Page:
A custom URL shortener lets you brand your links # MatchURL : No. 1 Premium URL Shortener

A custom URL shortener lets you brand your links # MatchURL : No. 1 Premium URL Shortener


When it comes to building brand awareness, using a custom URL shortener can help you reach more people through your social media marketing. Not only by increasing the number of clicks on your links, but also by pointing people toward your website and/or social profiles.


If you’re considering adding a custom URL shortener to your strategy, here are a few tips to help you get started.


Choose a short URL that includes your brand name or topic

There are several reasons why a custom URL is a good choice for many businesses, organizations and individuals:

• Add keywords relevant to your business, organization, product or topic to the shortened URL, which ensures it’s easy to find your link.

• Include a custom URL in an email signature, which gets your brand in front of people who receive messages from you.

• Connect a shortened link to a landing page that has advanced tracking capabilities or a unique coupon code for more detailed information on conversions and effectiveness.

• If using custom shortener like bitly or ow.ly, your brand name is the short URL, so you don’t have to worry about someone else using it before you get a chance.

• The ability to customize a shortened link is easy and free with many services such as bit.ly and goo.gl, but with Hootsuite you can put your customized URL in your email signature or anywhere else you share links.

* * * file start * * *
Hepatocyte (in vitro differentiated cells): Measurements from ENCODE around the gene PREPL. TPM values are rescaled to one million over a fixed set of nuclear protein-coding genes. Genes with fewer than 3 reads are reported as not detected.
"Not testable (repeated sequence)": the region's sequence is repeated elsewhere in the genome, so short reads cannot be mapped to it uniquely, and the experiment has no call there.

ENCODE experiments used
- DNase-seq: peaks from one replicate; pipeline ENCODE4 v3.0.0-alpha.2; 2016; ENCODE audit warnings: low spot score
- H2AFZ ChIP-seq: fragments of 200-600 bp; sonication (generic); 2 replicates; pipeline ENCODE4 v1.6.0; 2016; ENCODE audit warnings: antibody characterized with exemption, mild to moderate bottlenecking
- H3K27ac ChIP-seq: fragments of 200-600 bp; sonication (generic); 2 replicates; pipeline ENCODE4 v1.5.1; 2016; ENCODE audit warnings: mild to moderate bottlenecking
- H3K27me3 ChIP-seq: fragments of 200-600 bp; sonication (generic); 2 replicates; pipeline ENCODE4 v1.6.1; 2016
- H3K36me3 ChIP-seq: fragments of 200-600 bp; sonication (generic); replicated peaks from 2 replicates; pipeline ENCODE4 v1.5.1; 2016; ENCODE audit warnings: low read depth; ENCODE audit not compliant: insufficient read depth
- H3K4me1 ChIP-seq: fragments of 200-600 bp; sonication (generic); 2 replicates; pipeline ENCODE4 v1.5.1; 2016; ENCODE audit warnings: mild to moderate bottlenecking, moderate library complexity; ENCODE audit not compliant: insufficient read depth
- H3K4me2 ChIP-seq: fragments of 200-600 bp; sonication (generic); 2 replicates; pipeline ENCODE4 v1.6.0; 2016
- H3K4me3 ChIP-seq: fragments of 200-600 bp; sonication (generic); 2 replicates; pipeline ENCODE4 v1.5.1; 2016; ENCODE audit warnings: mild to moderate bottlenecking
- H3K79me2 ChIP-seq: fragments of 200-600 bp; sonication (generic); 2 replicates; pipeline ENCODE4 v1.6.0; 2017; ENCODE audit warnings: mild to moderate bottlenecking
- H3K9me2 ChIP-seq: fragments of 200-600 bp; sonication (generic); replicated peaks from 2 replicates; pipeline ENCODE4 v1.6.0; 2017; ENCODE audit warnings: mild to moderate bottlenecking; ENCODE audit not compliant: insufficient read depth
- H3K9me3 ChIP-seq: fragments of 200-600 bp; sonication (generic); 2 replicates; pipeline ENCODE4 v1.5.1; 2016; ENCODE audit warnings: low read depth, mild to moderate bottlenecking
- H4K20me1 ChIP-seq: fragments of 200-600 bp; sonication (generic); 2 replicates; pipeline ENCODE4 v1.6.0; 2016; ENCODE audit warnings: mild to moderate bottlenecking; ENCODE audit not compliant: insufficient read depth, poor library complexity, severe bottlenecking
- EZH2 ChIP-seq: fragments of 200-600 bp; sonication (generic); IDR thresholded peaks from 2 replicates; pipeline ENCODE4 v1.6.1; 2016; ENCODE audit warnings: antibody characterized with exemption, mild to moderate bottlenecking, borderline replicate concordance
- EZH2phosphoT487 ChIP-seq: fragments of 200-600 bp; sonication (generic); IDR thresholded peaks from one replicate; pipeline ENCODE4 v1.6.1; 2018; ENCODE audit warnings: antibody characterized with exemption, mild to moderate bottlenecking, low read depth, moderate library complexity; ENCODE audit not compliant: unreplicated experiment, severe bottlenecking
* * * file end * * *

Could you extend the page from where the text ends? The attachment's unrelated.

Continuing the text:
Don’t be too clever with the name

Long ago, it was okay to create a custom short link that wasn’t immediately clear about what the shortened URL pointed toward, however people are much smarter now and Google can index these links. Which means if someone shares a long link with a clever URL name, the person they share it with has to do extra work to figure out what the shortened URL leads to. You can help people understand your short links more easily by keeping them short and including your brand name in the custom URL.

Keep an eye on click-through rates

One of the easiest ways to measure return on investment for a new custom URL shortener is to monitor the number of click-throughs each link gets. If you’re already using a vanity URL, this measurement will be easy. If you’re going with a free service, monitoring your links can help you discover any technical or performance issues before they become problems.

Keeping an eye on click-through rates can also help you determine if any links are getting more traffic than others, which could indicate the URL is better suited for certain types of content.

Use your custom links to point people toward social and website links

The most obvious way to use a short link is to include it in tweets and other social media updates so followers can click on them and follow the link through to its destination. However, sharing links with shortened URLs directly from your browser or apps such as Hootsuite or Twitterrific keeps your social media presence consistent, letting people know you’re behind all of the content they find interesting about you online. If you’re using a custom domain name that includes your brand name, be sure to create accounts on these services.